ABSTRACT: Whereas a political budget cycle was once thought to be a phenomenon of less developed economies, some recent studies find such a cycle in a large cross-section of both developed and developing countries. We find that this result is driven by the experience of “new democracies”, wherefiscal manipulation may be effective because of lack of experience with electoral politics or lack of information that voters in more established democracies use. The strong budget cycle in those countries accounts for the finding of a budget cycle in larger samples that include these countries. Once these countries are removed from the larger sample, the political budget cycle disappears. Ourfindings may reconcile two contradictory views of pre-electoral manipulation, one arguing it is a useful instrument to gain voter support and a widespread empirical phenomenon, the other arguing that voters punish rather than reward fiscal manipulation. JEL Classification: D72, E62, D78 Keywords: political budget cycle, new democracy, fiscal manipulation
*Brender: Bankof Israel, firstname.lastname@example.org; Drazen: Tel Aviv University, University of Maryland, CEPR and NBER, email@example.com . We wish to thank Amir Marchak for superb research assistance. We have benefitted from the comments of Alessandra Casella, Marcela Eslava, Zvi Hercowitz, Ken Rogoff, Rob Sauer, Jakob Svensson, and seminar participants at the Bank of Israel and the 2003 International Seminar onMacroeconomics. The second author wishes to thank the Yael Chair in Comparative Economics, Tel Aviv University and the Israel Science Foundation for financial support, as well as the Research Department of the Bank of Israel for its hospitality. The views expressed in the paper do not necessarily reflect those of the Bank of Israel.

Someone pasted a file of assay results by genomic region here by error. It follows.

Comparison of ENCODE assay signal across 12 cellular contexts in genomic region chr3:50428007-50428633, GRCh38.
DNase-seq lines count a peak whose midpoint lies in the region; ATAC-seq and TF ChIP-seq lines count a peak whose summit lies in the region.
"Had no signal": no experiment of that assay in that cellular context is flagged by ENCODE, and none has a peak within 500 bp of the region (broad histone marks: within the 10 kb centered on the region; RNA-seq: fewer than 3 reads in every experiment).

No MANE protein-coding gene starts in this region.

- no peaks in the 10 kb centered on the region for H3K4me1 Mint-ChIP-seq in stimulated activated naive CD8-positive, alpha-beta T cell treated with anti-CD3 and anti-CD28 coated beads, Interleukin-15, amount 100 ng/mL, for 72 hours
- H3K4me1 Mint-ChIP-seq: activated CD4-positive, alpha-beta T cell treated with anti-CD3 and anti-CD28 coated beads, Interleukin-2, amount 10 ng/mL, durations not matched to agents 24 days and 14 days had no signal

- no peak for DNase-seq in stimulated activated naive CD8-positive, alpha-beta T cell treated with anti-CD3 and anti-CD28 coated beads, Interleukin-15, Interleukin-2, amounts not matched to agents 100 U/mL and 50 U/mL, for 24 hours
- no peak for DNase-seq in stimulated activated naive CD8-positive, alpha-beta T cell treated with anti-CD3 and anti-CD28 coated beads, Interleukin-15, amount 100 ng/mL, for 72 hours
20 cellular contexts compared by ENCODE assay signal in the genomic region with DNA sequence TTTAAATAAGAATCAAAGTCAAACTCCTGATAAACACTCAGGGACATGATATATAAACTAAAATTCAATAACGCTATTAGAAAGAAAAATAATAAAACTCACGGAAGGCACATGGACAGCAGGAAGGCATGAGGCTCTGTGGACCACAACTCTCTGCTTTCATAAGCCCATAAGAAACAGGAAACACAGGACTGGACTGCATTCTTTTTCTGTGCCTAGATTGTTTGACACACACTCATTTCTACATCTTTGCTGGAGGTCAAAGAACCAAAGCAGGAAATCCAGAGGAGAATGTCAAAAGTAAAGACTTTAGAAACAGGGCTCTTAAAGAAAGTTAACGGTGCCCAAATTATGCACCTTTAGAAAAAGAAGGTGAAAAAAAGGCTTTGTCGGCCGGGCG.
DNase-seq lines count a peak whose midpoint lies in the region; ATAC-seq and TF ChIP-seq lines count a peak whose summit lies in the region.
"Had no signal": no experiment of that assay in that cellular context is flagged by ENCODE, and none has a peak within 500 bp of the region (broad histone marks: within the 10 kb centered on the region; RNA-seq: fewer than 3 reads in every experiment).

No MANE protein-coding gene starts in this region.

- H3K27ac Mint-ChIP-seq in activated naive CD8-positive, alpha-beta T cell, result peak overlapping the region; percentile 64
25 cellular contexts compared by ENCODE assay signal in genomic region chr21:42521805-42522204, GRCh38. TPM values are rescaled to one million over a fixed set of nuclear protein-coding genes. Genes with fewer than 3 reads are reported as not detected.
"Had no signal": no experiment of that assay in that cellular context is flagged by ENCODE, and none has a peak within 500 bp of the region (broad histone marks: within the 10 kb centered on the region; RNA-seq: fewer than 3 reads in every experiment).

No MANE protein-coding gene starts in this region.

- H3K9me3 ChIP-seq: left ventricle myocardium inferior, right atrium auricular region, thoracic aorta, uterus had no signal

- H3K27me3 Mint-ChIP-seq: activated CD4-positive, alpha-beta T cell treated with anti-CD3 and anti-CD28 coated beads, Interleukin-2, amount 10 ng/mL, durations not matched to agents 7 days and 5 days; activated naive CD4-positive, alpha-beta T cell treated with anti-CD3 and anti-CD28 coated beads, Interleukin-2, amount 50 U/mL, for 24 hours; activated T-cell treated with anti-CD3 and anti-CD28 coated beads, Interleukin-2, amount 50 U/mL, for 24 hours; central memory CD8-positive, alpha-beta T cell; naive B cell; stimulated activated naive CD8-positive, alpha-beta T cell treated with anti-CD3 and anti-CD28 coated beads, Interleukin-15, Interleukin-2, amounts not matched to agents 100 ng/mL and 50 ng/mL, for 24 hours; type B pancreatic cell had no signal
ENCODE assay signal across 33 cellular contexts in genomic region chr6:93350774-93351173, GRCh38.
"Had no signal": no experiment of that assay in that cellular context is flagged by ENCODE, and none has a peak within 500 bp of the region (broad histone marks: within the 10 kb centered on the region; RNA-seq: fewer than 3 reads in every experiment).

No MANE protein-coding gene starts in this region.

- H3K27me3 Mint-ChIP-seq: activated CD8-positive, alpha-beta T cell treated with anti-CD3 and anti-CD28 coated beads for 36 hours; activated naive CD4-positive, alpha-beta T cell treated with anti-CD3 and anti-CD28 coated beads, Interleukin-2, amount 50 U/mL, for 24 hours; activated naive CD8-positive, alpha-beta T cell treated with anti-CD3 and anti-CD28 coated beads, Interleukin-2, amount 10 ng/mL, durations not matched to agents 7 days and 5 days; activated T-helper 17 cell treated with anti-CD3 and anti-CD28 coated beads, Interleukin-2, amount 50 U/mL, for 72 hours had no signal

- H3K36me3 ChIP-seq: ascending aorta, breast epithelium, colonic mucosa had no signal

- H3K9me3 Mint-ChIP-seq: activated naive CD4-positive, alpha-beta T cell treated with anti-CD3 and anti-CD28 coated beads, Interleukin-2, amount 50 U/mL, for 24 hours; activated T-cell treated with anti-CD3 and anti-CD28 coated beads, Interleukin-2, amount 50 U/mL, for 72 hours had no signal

1 1. Introduction The common perception is that incumbents oftentry to use expansionary economic policy before elections to increase their re-election chances. Most politicians and non-politicians alike would probably subscribe to this view, and the term “electionyear economics” or its equivalent is common in many countries.1 In the political economy literature, this view is summarized as the “political business cycle”, that is, the possibility of amacroeconomic cycle induced by the political cycle. Models of the political business cycle are motivated by the finding that good macroeconomic conditions prior to the elections help an incumbent to get re-elected, a finding that has wide support in studies (conducted mainly in developed economies).2 The strength of this finding was an important factor generating formal modeling of how opportunisticincumbents may manipulate economic policy to induce economic expansions before elections. However, notwithstanding both common perceptions and the substantial evidence that a “strong economy” helps incumbents get re-elected, empirical studies – especially in developed economies – provide little evidence of a regular and statistically significant increase in economic activity before elections.3 In short,voters care about the economy but this does not appear to translate into econometrically verifiable cycles in aggregate economic activity. Given the lack of evidence for political cycles in economic outcomes, a literature examining possible cycles in policy instruments has developed. More specifically,
Tufte (1978, p.3) begins his famous book on the political business cycle with a quote from1814, “A Government is not supported a hundredth part so much by the constant, uniform, quiet prosperity of the country as by those damned spurts which Pitt used to have just in the nick of time.” 2 The most influential work was probably that of Fair (1978) (updated in Fair [1982, 1988]), who found similar results for the U.S. In his original article, Fair looked at presidential elections from 1916...